Jane Eyre By Charlotte Bronte Essay

1212 Words Oct 27th, 2016 5 Pages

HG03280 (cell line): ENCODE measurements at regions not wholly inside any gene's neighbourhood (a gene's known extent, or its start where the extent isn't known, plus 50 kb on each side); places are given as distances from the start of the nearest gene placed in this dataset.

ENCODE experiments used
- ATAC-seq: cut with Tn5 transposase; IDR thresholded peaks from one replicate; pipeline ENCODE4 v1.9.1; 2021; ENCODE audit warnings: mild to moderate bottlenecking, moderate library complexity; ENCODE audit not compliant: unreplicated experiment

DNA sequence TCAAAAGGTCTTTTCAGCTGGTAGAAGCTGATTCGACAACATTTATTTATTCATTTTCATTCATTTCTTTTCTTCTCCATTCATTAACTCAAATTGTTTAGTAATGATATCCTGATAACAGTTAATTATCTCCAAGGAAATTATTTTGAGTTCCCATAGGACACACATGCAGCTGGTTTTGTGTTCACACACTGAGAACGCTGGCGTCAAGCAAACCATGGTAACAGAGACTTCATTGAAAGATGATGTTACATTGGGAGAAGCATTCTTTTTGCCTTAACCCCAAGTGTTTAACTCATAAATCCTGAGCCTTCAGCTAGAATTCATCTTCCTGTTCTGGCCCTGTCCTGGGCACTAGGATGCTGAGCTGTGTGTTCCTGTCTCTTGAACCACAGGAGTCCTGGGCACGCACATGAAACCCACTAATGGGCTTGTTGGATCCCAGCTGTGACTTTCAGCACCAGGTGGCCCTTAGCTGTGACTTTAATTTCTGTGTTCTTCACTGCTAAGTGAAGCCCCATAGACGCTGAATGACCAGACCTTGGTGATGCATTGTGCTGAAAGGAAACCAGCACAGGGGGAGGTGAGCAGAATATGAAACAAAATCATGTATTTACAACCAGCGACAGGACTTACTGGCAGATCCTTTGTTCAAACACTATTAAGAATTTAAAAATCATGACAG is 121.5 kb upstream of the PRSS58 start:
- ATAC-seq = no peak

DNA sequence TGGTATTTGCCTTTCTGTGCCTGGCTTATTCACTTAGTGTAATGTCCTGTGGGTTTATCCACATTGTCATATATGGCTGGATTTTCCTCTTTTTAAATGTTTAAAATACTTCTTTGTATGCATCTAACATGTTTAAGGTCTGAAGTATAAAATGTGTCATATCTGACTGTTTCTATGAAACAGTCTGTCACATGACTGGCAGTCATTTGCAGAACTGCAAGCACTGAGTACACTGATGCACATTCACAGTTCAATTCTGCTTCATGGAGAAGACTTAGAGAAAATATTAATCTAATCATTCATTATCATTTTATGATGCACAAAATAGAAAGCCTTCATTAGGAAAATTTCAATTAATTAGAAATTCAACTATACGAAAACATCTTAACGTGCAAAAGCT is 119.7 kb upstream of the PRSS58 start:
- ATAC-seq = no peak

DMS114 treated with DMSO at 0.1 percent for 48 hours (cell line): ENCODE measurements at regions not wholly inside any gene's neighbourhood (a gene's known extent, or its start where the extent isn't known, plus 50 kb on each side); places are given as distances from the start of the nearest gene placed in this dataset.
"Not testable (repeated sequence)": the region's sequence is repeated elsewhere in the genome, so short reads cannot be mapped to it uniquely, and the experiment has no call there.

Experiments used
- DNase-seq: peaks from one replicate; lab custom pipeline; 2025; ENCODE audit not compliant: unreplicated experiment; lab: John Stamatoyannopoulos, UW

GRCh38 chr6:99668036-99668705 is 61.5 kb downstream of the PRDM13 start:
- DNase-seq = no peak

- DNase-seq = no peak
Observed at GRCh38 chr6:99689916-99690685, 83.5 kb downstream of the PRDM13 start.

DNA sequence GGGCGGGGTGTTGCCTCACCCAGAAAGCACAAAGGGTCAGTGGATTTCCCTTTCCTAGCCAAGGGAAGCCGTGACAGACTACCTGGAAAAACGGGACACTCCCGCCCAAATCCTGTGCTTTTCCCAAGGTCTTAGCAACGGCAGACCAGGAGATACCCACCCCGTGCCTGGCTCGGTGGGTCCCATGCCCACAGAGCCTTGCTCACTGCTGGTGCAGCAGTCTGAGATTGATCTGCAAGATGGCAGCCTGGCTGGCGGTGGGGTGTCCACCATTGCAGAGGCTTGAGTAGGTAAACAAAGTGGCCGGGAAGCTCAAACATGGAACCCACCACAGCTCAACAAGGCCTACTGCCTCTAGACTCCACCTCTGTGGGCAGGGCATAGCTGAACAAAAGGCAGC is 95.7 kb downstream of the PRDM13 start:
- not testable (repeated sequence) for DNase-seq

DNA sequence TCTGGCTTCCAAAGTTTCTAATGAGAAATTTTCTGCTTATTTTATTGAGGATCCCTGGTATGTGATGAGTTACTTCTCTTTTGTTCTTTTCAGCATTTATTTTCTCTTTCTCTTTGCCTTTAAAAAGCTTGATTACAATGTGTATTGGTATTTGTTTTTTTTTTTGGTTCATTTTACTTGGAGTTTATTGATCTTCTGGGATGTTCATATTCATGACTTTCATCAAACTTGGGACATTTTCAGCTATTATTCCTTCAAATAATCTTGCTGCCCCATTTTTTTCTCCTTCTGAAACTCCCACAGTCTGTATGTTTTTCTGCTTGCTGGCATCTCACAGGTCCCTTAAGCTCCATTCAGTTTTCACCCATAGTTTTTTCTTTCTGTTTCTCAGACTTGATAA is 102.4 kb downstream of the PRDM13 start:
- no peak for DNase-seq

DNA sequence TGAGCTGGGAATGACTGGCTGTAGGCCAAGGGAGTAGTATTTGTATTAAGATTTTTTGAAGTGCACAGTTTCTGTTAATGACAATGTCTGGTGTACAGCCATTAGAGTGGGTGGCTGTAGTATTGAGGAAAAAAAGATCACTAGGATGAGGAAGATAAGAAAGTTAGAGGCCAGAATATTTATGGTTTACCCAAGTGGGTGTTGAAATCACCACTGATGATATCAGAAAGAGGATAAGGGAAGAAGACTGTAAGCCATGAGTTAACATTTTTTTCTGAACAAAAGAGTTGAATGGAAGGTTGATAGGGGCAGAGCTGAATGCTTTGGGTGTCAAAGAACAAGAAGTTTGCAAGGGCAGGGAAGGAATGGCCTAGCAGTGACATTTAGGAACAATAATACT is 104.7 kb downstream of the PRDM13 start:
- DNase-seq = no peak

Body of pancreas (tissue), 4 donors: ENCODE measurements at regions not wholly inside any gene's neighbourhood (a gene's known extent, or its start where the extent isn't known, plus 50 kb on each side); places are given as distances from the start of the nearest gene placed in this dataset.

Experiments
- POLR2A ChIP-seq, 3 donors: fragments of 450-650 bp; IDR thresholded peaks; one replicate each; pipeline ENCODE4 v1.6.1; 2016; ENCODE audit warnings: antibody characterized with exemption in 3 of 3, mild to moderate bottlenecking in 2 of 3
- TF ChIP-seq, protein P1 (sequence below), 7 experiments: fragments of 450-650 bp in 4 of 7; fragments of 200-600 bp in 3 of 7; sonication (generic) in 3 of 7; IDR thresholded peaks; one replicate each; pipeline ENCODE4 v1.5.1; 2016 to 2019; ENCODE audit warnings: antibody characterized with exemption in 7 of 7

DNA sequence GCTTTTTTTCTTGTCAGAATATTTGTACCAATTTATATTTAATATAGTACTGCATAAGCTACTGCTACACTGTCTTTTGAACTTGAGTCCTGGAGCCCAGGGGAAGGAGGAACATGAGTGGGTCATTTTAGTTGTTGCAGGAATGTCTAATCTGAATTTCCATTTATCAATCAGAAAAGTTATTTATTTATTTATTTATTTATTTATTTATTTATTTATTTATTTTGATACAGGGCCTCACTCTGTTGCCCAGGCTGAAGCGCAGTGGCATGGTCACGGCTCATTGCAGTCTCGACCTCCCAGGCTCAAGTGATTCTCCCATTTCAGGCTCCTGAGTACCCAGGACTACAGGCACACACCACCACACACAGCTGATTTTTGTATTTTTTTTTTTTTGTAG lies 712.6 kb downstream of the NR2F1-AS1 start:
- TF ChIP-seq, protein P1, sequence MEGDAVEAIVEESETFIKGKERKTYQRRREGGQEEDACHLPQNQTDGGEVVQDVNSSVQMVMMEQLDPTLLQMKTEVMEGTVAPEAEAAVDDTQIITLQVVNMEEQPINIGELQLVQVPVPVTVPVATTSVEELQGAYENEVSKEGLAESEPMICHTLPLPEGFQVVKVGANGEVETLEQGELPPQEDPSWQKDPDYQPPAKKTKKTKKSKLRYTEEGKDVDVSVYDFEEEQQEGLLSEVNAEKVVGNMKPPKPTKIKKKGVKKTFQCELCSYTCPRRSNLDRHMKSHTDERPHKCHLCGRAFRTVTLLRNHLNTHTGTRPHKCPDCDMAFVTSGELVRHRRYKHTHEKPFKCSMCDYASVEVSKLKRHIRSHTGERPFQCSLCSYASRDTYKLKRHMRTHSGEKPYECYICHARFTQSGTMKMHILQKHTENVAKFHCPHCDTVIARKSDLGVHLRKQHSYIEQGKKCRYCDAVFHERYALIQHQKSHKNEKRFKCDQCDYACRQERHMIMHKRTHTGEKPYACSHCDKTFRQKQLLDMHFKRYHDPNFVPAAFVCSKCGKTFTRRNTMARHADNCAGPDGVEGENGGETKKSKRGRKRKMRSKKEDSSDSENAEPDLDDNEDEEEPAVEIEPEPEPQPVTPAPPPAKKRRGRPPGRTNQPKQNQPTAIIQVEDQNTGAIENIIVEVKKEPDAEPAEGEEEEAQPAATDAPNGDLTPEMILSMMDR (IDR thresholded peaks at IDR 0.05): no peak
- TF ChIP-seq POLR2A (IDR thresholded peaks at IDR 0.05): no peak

The Gothic genre is known for many great works, but none is so qualified a representation as Charlotte Bronte’s publication of her 19th century Jane Eyre. Some would say Jane Eyre is an engaging love story in which love conquers all; on the other hand, some have derived an allegory for some unseen erotic power struggle embodied between men and women in the 1800s. However, deep down, Jane Eyre is truly the depiction of transition from harsh morality to beautiful satisfaction—a “story of a woman’s education into life” (Teachman 2). Bronte’s Jane is an endearing character, whose woes in life birthed a new woman who is independent, kind, and feels deep sympathy for those both of pompous manner, as her relatives, and those of similar backgrounds. Of course, there are definite strains of feminism in that Miss Eyre is confronted not only with a harsh upbringing but also with the fact that woman in her time were highly undervalued and unable to achieve equality with men on any practical level. This novel tries to influence readers, as Jane is indeed a strong young woman, not allowing herself to be put down for the short-comings of her gender—instead allowing herself to freely ‘give it right back.’ Jane Eyre is a well-rounded suffragette novel, as well as a true Gothic rendering, involving ghosts of memories past, the struggle of morality within relationships, and haunting secrets. Presiding in the dreary heartland of England can present the perfect surroundings for…

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